The Hot Docs Canadian International Documentary Festival on March 20 announced the lineup for its 19th iteration, with 189 films from 51 different countries. Alison Klayman’s AI WEIWEI: NEVER SORRY is set to open the festival, which runs from April 26 – May 6 in Toronto, Canada. In honor of the festival, the folks at the D-Word will be hosting a five-day discussion with Hot Docs programmer Charlotte Cook, along with festival staffers Elizabeth Radshaw and Sarah Lancaster (D-Word registration required).
The Full Frame Documentary Festival, set to run April 12-15 in Durham, North Carolina, on March 20 also made several announcements. The two recipients of the Garrett Scott Documentary Development Grant are Jason Osder, for his film LET THE FIRE BURN, and Ben Powell for BARGE. The festival also announced additional programming celebrating the 40th anniversary of groundbreaking distro company New Day Films, as well as films celebrating the festival’s own 15th anniversary.
A campaign led by the revered distro/production house Kartemquin Films scored a win this week, after PBS on March 22 agreed to change the scheduling of the well-regarded independent doc series “Independent Lens” and “POV.” Kartemquin launched its crusade after news broke that the ratings for the new season for “Independent Lens” had dropped about 40%, after the show was moved from Tuesday to Thursday nights. The campaign to have the shows moved received a huge boost after esteemed journalist Bill Moyers gave it his backing. However, it still remains to be seen where, exactly, PBS will place the shows in its new schedule.
In somewhat related news, “POV” announced the schedule for its 25th season, set to begin June 21. Among those films included in the new season are Jennifer Fox’s MY REINCARNATION, Ian Cheney’s THE CITY DARK, and Patricio Guzman’s NOSTALGIA FOR THE LIGHT. In an interview with Realscreen, POV Executive Director Simon Kilmurry said the season featured “real stylistic diversity.”
Cable news channel CNN on March 22 said it had laid off dozens of employees from its two documentary units. “We are transitioning to an acquisition model for documentary production, in addition to continuing to produce some original long-form programming, such as CNN’s In America series,” CNN said in a statement. The channel added that much of its documentary programming would now come from outside production companies.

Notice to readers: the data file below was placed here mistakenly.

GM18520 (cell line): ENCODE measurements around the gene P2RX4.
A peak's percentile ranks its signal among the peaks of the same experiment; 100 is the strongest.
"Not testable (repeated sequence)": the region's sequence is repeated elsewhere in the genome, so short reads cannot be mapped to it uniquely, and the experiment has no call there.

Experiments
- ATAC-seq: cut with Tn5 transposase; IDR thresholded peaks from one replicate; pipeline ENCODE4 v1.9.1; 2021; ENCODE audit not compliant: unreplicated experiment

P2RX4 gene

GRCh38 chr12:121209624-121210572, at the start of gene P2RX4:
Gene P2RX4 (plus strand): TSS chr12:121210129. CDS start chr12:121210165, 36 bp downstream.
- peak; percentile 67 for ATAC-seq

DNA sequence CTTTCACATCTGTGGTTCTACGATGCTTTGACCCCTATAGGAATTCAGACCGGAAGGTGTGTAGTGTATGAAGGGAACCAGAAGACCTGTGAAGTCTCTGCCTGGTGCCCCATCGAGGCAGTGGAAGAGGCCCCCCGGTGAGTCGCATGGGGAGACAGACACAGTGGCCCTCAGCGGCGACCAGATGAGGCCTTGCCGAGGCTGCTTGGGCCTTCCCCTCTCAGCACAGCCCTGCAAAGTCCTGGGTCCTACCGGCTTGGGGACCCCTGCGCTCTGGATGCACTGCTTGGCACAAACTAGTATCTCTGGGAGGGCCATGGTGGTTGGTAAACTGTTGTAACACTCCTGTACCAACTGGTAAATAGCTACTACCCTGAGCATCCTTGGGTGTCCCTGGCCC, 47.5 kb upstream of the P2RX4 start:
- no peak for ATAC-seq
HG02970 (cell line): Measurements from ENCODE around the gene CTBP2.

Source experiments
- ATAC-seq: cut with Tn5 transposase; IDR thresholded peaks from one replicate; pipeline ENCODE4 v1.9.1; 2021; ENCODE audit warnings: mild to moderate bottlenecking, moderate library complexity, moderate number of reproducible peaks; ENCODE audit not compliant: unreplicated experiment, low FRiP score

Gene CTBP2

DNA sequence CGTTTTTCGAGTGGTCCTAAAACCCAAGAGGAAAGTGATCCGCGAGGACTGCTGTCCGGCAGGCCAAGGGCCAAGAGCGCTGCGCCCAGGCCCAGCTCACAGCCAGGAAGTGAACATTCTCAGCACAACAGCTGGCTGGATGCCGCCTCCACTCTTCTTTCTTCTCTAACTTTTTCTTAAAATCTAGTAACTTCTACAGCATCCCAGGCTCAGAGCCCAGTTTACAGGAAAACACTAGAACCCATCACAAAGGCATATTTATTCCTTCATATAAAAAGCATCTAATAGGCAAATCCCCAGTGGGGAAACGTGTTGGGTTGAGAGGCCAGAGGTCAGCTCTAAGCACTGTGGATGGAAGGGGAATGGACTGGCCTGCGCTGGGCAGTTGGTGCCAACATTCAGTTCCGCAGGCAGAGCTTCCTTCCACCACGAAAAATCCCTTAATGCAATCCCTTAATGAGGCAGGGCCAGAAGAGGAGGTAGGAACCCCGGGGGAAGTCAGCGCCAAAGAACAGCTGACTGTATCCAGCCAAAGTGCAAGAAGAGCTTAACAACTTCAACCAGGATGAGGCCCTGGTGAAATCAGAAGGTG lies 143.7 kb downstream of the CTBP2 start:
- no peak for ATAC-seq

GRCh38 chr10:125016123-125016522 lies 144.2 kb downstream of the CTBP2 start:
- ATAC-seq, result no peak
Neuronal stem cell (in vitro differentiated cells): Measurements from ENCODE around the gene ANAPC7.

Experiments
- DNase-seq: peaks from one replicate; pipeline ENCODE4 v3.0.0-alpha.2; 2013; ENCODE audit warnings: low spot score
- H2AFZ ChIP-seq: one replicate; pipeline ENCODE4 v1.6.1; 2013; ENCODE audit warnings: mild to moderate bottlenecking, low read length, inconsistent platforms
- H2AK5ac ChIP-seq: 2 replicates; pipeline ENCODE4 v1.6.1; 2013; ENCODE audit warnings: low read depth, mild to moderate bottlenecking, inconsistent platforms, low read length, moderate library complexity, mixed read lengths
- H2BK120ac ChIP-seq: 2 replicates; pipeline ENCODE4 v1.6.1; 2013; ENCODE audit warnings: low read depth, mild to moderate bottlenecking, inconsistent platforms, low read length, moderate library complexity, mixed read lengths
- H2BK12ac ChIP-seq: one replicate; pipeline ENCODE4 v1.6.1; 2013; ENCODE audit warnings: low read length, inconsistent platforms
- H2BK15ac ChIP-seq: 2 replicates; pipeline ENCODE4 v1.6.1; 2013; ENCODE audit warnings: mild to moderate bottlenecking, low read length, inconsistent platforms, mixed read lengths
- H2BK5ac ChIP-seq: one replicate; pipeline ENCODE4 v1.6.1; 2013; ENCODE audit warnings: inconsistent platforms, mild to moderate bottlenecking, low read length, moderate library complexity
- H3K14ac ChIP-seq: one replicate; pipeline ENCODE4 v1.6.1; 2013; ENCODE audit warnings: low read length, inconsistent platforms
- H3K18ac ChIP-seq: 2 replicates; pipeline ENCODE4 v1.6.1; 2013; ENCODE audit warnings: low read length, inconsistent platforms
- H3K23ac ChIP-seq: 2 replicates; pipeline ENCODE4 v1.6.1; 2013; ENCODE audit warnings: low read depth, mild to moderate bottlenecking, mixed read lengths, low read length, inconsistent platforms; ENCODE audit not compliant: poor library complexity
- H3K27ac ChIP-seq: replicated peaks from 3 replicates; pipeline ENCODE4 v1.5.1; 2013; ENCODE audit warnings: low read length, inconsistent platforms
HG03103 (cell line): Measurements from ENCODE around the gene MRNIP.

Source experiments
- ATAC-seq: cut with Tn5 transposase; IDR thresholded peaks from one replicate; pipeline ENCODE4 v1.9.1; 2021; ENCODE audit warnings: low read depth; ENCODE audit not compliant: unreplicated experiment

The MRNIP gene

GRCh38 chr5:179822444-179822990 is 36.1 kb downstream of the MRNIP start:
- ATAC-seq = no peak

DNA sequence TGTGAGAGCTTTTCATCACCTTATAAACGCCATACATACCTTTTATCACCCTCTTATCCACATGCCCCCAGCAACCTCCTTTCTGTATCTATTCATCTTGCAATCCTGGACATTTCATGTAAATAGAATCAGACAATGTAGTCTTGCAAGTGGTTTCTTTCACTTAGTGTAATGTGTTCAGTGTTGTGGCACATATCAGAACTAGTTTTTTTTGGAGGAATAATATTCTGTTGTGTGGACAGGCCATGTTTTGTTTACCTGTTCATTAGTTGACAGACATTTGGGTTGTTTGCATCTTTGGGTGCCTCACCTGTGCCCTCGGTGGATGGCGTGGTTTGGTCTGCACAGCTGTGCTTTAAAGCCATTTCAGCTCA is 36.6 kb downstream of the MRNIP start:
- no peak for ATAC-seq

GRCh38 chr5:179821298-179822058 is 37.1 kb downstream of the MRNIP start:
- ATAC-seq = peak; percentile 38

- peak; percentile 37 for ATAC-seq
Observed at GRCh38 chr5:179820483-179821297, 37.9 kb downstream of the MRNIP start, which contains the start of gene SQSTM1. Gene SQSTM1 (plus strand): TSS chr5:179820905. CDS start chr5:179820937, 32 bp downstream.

At the What (Not) to Doc blog, Basil Tsiokos gave us an overview of the docs screening at the upcoming New Directors/New Films series, which started on Wednesday and will run until April 1. Tsiokos does us the favor of picking out a few movies he describes as representing “some of the strongest, most provocative non-fiction work of the past few months.”
The Center for Social Media at American University published its Documentary Filmmakers’ guide to fair use best practices way back in 2005, but the information is still relevant today. You can download the guide for free here. The center’s Patricia Aufderheide last week also posted a recap of her experiences at transmedia and cross-platform panels at South by Southwest.
MIT last week launched its own Open Documentary Lab, an effort to bring filmmakers, academics and technologists together to develop new forms of non-fiction storytelling. The lab kicked off on March 20 with a day-long summit, The New Arts of Documentary. Following the summit, Andrew Phelps of the Nieman lab sat down to have a talk with Open Documentary Lab staffers Sarah Wolozin and William Uricchio.
Christopher Campbell at the Documentary Channel Blog has this week’s theatrical releases, which include Jon Shenk’s THE ISLAND PRESIDENT, opening at Film Forum on March 28, and Douglas Tirola’s ALL IN: THE POKER MOVIE. Also being released on Friday, March 30 at Cinema Village is Blue Hadaegh and Grover Babcock’s SCENES OF A CRIME.
This week, Stranger Than Fiction is hosting a special Spring pre-season screening of ORDINARY MIRACLES: THE PHOTO LEAGUE’S NEW YORK on Thursday, March 29 at the IFC Center. The film tells the story of The Photo League, which was born out of the hopeful political ferment of the thirties and expired fifteen years later, a victim of Truman-era loyalty purges and the McCarren Act. For more info or to buy tickets, go here.